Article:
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A Passage in Earth
A Passage in Earth
by Damien Broderick
by Damien Broderick
[A note from Damien Broderick on "A Passage in Earth"]
More than half my life ago, and 13 years after my first short story collection
appeared in Australia, I was invited by the Aussie photographer and sf writer Lee
Harding to contribute to his original anthology Rooms of Paradise. Good timing!
My then partner Dianne and I had recently bought a small house and set up a study
for me under the ground floor. On my desk I had a review copy of the
Encyclopedia Britannica and an electric typewriter (no computers or Google back
then), and I was in the mood for a short story I'd been nurturing for years,
blending some material from Finnegans Wake, mythology, black hole science, AI
theory and what we'd nowadays called a stalled Singularity. Looking back, it's
probably my first mature sf writing, and I'm grateful to Lee for nudging me into its
creation. But while the anthology was released quite handsomely by Quartet
Books in the UK and St. Martin's in the US, and reprinted in paperback by
Penguin in 1981, it never quite reached its natural audience, readers likely to relish
its contributors: Gene Wolfe, Brian Aldiss, Ian Watson, R.A. Lafferty, Michael
Bishop, Sakyo Komatsu (translated by Judy Merril), and an equal number of
I was tremendously pleased when Roger Zelazny commented, in the Foreword, on
"A Passage in Earth," in addition to possessing an intriguing and engaging
narrator, is one of those stories where things implied are as important as things
stated, and the tone of the piece is such as to show that the author actually has a
larger vision containing the events he has chosen to record here. To this extent,
this story reminds me of some of the work of the late Cordwainer Smith, and I can
only selfishly hope that he returns to this same universe, many times, to fetch back
more pieces of that vision.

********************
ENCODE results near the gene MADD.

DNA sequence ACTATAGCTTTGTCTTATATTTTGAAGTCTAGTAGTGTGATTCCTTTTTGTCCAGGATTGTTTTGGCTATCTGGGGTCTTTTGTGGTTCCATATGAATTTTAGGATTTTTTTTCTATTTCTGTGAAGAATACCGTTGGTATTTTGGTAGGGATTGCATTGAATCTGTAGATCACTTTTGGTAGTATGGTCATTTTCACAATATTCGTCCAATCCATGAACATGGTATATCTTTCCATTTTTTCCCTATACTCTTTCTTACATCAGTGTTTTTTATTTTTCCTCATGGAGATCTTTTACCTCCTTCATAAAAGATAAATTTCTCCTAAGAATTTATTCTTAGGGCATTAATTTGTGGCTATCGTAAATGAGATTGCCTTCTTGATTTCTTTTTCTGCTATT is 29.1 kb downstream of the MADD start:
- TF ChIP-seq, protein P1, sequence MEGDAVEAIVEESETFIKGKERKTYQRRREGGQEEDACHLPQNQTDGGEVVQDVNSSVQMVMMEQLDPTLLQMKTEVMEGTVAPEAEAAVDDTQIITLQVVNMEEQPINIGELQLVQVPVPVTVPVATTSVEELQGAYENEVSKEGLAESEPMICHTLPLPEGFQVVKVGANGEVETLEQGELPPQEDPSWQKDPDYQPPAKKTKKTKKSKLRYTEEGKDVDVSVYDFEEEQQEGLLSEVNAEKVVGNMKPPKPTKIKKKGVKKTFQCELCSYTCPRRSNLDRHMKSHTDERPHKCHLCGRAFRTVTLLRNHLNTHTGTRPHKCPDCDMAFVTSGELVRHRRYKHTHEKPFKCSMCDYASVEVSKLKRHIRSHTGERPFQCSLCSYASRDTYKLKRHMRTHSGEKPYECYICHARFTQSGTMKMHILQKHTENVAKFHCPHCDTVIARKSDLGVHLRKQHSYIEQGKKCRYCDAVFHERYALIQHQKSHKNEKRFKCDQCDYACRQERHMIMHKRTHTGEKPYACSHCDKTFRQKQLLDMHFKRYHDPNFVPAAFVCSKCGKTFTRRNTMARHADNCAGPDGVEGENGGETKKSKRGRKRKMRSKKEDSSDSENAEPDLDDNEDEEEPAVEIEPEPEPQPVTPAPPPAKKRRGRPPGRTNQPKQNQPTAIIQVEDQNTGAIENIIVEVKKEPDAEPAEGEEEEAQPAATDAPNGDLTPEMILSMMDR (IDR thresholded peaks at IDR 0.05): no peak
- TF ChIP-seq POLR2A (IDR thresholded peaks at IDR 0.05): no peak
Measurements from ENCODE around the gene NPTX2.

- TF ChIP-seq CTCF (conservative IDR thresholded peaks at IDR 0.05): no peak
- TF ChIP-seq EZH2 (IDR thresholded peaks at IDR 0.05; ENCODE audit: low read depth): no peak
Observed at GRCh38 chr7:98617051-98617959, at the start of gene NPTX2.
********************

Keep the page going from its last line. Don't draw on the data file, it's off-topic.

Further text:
So far I haven't done that, and doubt that I should. But the voice I hear, re-reading
this tale 36 years later, is not Smith's -- no, it's Roger's own, in science mythic
mode. Not a bad model to latch onto, for a guy in his mid-30s restarting his short
I grew her in a pod, and she was the best baby I ever made. The big collapsicle
field was shut down by then, on our last slowing skid back to Earth, which might
explain why she didn't come out raddled like the earlier tries. Or maybe it was
love, for I put that child together with devotion, blended her nucleotides with an
haute cuisine passion. Delicious enough to be gobbled down on the spot. But
that's Shaun's diction, concupiscent and lip-smacking, lustful-eyed and
carnivorous, and she was never meant for Shaun. Not my Mahala, bright birdsong
for the ravishment of austere Shem.
Which is being gallows smartass after the fact, of course. When I started growing
Mahala I knew she'd be my benediction to an altered Earth, spinning sixteen solar
years ahead and to one side of our cruddy battered prow. But the details were up
for grabs. You can't trust humans to sit still, even when they're riding an e
exponent rollercoaster. I knew they'd have changed in ten thousand years,
Mahala's distant genetic cousins, but I certainly didn't guess then that they'd have
done the demi-god thing: wound up strutting out their own archetypes. Maybe (in
the limit, as we analytic types say) it was inevitable.
"Cloth Mother," she asked when she was eight, smartass herself, "will I have a
prince to love when we get there?"
I stopped cuddling and tried to sound stern. "Fiddle-faddle, long shanks. This is a
vessel of the People's Anarchy and I'll have no backsliding on my bridge."
She did that thing with her nose which everyone except a parent considers
sickeningly cute, and went mercurial eight-year-old scornful. "It would be nice to
have a prince, Captain, and if you're going to go Hard-Wire on me I think it's
purely a shame." The little beast had got to H in the biography matrix and kept
mixing Freud up with Harlow, largely to get a rise out of me (see what I mean?).
When she was sixteen and stepping out on Earth, Mahala was innocent and
bashful, if she felt like it, as peach blossom, but at eight she just powered away
like a savage with every joule of the five sigmas of savvy I'd woven into her
Later, but before the end, sitting one breeze-flushed evening under a profusion of
soft stars beside logic-hacking Shaun, she'd had to explain her little name games.
Because he insisted; she took it for granted that the matter was self-evident.
"There were these monkeys, Shaun, who had no parents. Poor little things." I don't
think she actually dabbed at her eyes with a lace hanky but I wouldn't put it past
her. Yackety-yack, soft surrogate mothers for comfort, nobbly hard-edged
surrogates for milk, all the poor little things rushing to barren soft mummy for
comfort when nasty white-coated lab monsters went boo. "Let me get this
straight," insisted boisterous, heavy handed Shaun, all stunning and virile in
muscles and platinum thread, "the infants preferred the pretence of affection rather
than the reality of food? But perhaps they weren't terribly hungry if they'd just had